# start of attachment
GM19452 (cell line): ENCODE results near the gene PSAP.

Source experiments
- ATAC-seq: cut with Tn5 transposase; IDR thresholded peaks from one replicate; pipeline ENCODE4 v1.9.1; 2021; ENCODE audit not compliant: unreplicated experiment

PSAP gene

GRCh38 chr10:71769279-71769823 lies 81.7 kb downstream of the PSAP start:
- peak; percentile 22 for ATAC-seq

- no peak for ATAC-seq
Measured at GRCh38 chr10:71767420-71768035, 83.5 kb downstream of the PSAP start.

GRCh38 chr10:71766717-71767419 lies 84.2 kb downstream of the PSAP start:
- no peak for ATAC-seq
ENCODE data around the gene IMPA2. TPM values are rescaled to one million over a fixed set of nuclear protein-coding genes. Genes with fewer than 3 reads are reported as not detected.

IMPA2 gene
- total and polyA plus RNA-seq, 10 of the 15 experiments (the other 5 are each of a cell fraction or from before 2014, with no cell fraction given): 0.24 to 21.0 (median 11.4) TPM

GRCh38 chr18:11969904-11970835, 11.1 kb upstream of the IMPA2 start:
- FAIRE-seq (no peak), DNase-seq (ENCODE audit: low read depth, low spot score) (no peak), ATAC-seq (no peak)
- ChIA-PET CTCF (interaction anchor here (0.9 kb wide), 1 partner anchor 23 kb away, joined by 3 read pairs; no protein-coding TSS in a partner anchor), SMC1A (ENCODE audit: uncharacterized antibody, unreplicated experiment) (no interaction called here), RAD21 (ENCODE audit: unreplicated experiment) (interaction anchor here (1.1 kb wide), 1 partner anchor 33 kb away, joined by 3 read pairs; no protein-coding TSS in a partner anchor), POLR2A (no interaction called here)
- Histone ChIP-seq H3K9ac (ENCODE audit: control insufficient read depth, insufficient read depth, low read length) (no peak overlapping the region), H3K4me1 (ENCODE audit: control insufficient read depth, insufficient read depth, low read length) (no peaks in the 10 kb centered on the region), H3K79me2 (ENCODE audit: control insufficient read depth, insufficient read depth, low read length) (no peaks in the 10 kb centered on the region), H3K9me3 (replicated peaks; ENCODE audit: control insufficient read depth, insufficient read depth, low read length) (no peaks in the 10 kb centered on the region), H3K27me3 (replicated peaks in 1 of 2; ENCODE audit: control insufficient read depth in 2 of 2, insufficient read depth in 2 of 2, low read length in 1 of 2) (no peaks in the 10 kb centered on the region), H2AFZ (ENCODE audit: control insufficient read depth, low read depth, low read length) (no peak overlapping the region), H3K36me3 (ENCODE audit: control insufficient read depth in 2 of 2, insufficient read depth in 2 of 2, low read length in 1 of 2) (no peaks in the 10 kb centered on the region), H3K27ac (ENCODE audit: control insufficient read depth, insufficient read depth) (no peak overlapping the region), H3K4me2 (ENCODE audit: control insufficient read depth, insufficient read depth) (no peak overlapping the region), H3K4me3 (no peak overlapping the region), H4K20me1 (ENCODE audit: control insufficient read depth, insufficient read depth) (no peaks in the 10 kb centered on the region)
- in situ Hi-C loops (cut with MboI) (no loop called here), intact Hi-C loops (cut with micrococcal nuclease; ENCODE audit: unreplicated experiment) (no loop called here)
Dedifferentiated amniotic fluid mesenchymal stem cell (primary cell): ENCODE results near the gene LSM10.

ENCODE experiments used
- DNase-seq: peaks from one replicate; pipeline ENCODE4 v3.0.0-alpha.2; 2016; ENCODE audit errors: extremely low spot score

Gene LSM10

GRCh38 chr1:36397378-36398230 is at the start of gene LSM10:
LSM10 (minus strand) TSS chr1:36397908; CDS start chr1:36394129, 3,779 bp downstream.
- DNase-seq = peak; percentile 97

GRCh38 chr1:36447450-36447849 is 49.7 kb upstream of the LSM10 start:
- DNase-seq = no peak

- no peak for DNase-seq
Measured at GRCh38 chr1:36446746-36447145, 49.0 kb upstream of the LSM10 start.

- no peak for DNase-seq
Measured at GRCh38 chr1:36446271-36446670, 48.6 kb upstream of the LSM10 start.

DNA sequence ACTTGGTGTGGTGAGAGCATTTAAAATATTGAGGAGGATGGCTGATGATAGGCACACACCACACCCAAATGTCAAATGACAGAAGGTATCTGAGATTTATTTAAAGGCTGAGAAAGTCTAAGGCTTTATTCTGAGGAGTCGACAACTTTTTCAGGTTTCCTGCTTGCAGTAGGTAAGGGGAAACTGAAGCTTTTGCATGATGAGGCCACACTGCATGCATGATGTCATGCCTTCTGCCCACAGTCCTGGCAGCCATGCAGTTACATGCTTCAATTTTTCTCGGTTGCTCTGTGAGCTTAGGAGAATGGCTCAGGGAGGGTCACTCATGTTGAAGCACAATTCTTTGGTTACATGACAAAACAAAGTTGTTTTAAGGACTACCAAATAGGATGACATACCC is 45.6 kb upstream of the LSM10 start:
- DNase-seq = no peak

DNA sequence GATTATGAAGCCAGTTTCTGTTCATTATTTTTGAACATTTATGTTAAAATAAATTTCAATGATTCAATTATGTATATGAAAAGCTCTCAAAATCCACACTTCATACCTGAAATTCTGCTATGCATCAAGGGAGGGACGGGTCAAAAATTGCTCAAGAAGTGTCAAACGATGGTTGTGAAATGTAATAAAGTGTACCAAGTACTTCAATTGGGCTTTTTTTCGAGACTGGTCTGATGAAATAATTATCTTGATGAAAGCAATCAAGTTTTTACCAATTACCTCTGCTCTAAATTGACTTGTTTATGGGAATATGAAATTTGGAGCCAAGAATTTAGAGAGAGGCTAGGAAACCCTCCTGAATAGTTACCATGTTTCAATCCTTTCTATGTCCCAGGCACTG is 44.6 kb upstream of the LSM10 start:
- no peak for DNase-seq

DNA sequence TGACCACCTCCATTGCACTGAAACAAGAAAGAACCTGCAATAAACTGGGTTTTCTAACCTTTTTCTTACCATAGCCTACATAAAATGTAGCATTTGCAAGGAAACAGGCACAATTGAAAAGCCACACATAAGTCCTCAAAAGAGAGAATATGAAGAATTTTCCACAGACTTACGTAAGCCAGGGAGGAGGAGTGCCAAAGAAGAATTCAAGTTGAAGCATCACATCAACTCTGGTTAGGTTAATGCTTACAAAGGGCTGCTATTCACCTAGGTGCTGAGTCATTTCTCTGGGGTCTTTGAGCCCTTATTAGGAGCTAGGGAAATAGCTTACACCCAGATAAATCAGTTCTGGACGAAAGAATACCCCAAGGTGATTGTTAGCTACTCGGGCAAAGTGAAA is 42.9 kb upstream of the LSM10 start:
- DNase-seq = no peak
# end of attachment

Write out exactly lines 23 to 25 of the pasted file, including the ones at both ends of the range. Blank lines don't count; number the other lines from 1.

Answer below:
GRCh38 chr1:36397378-36398230 is at the start of gene LSM10:
LSM10 (minus strand) TSS chr1:36397908; CDS start chr1:36394129, 3,779 bp downstream.
- DNase-seq = peak; percentile 97